Impact Fighter: Who Will be World Savior?
“Humans have an instinctive, natural desire to make life better for their fellows if they can.”
– Muhammad Yunus, Bertrand Moingeon, and Laurence Lehmann-Ortega
I really want to believe this is true — and most days, I do.
As we’ve been diving deep into globalism, poverty, and social business, I’ve been asking myself: what’s the right way to “make like better for our fellows?”
After reading essays like Michael Hobbes’ “Stop Trying to Save The World” and Prahalad’s “Selling to the Poor”, I don’t have one clear answer, but I do have a more informed opinion on effective ways to solve wicked problems.
To help illustrate the many differing opinions, I created Impact Fighter: the game that seeks to find the World Savior. In this comic about the game, I am the main character trying to “Choose My Fighter” and hopefully be crowned World Savior. Keep in mind: this is a game — so the stakes are high and the rewards are unrealistic. I don’t believe any one person can be the world’s savior, but we can try.
Choose Your Fighter
Before I can battle it out, I have to choose my fighter. What writer’s powers and methods will I adopt?
Will it be Emily Pilloton and Michael Hobbes: the Go Local Gang? They suggest dreaming smaller and focusing on one community to make an impact, rather than scaling untested ideas to maximize results. I do agree that all too often businesses and celebrities try and help broadly (likely to maximize PR coverage). Ultimately, my character doesn’t choose them as my fighter because after all, I’m trying to gain the title of World Savior.
Next, I evaluate Sally Osberg and Victor Margolin: the Definition Duo. Osberg and Margolin fight for a clear definition of entrepreneurship and world models, respectively. While I agree it’s important we have a unified vocabulary when discussing design and globalism, I don’t feel their perspective was actionable enough.
Then I come across Dean Spears aka the Depleter. Spears is an economist who determined through handgrip squeeze tests that “poverty, by making economic decision-making more difficult for the poor, appears to have depleted cognitive control.” While I think this is interesting distinction to make: people are not poor because they are bad decision-makers; again, it lacked a call-to-action that I am looking for.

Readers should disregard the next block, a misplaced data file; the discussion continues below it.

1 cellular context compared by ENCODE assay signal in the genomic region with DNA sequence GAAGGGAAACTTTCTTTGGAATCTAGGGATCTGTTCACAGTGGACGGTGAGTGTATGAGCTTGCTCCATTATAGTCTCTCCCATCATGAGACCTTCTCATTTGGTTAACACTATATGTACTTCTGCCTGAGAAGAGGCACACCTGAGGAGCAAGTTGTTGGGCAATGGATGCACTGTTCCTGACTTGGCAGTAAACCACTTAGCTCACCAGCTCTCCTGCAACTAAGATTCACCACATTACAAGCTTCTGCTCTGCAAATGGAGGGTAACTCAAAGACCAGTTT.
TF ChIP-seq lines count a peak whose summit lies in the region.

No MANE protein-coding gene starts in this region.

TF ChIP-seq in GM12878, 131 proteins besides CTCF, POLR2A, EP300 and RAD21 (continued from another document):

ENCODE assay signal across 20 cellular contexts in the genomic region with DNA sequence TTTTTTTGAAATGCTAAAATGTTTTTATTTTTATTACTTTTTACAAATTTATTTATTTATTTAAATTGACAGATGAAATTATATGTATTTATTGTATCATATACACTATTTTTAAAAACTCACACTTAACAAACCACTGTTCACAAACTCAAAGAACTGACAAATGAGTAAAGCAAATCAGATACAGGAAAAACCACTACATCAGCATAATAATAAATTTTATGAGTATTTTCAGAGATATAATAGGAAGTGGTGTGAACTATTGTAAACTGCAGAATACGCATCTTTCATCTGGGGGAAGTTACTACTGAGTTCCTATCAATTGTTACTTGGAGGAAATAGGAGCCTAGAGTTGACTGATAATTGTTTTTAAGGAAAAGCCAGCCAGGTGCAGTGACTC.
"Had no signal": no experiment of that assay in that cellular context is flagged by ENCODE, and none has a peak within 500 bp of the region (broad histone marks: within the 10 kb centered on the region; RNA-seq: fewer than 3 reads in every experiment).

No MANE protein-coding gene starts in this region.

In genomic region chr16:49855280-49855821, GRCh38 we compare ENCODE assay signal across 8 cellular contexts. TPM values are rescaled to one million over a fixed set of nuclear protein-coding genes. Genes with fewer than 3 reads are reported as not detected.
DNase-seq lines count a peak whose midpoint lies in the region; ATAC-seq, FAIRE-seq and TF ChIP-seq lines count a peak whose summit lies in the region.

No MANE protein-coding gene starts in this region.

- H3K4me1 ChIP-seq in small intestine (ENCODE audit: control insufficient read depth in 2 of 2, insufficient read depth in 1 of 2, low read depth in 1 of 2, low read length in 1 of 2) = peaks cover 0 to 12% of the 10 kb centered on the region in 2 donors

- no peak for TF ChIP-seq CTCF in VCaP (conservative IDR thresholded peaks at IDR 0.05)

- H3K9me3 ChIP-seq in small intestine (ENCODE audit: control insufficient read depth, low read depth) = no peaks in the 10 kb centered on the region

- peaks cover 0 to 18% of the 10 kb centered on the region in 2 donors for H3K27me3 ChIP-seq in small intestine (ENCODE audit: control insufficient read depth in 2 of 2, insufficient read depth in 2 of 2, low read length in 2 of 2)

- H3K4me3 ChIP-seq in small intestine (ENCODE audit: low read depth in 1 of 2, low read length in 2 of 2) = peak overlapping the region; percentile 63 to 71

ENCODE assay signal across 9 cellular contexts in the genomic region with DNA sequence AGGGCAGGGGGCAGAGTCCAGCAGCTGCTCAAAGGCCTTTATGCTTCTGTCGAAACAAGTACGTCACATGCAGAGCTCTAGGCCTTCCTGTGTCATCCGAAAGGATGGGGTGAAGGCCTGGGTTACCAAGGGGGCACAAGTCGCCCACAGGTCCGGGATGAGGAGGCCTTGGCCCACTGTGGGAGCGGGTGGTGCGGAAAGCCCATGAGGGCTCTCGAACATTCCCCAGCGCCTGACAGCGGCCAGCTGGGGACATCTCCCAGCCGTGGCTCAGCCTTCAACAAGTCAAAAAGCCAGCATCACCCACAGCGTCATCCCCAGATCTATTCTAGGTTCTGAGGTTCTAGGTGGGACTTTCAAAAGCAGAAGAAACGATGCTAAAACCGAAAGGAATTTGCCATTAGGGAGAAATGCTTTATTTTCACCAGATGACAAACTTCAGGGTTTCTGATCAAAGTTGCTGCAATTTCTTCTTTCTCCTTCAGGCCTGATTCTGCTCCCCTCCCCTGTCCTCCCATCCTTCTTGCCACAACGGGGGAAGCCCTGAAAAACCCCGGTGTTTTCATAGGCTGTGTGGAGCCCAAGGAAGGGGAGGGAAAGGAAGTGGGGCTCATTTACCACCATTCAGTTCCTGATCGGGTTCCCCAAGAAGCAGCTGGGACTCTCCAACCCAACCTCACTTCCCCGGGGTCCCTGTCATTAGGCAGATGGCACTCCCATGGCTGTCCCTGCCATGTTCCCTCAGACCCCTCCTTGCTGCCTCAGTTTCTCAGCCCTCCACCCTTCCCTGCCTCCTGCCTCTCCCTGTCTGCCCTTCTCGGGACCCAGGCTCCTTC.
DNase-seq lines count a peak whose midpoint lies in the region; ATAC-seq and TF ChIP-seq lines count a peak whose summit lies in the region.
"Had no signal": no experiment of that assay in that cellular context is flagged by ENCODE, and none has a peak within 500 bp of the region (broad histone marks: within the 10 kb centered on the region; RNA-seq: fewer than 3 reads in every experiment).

Finally, my character comes across Muhammad Yunus aka the Redefiner. Using the Grameen Bank as a primary example, Yunus argues that a social business model could empower capitalism to address global concerns. This resonated with me because he provided clear examples and a sustainable business model that features not only financial but social profit.
With this combination of skills, I choose him as my fighter. To win, I have to fight C.K. Prahalad aka the Profiteer. Prahalad argues that the poor are the largest untapped market in the world and you can empower them by including them in the market. While I think it’s important we empower marginalized populations, I don’t think that the sole reason should be to profit.
The Redefiner vs The Profiteer
In this fight, the Profiteer throws the first punch by tossing his money bags at The Redefiner in hopes of knocking him down. The Redefiner, however, has the power to funnel money for good and instead absorbs all of the cash into his social business that provides water to undeveloped countries.
He continues to reinvest his profits into his business and grows even BIGGER — allowing him to knock out the Profiteer with his high-pressure water supply and be crowned World Savior.
Crowned World Savior
His model has prevailed, he’s provided water to undeveloped communities, and now he’s mastered the game of Impact Fighter. But before the crown can fall on his head, Jeff Bezos sweeps in and steals it.
Bezos undercuts the Redefiner’s business model with ultra-cheap water bottles and buries the Redefiner in plastic. The bottles keep coming and coming until Bezos can sit on (or in) his throne of plastic bottles. Bezos wins.
While dramatic for the sake of storytelling, I am concerned that even if we redefine business models, the giants of the world can control the market — knocking any well-intentioned businesses right out.
What do you think? What fighter would you choose?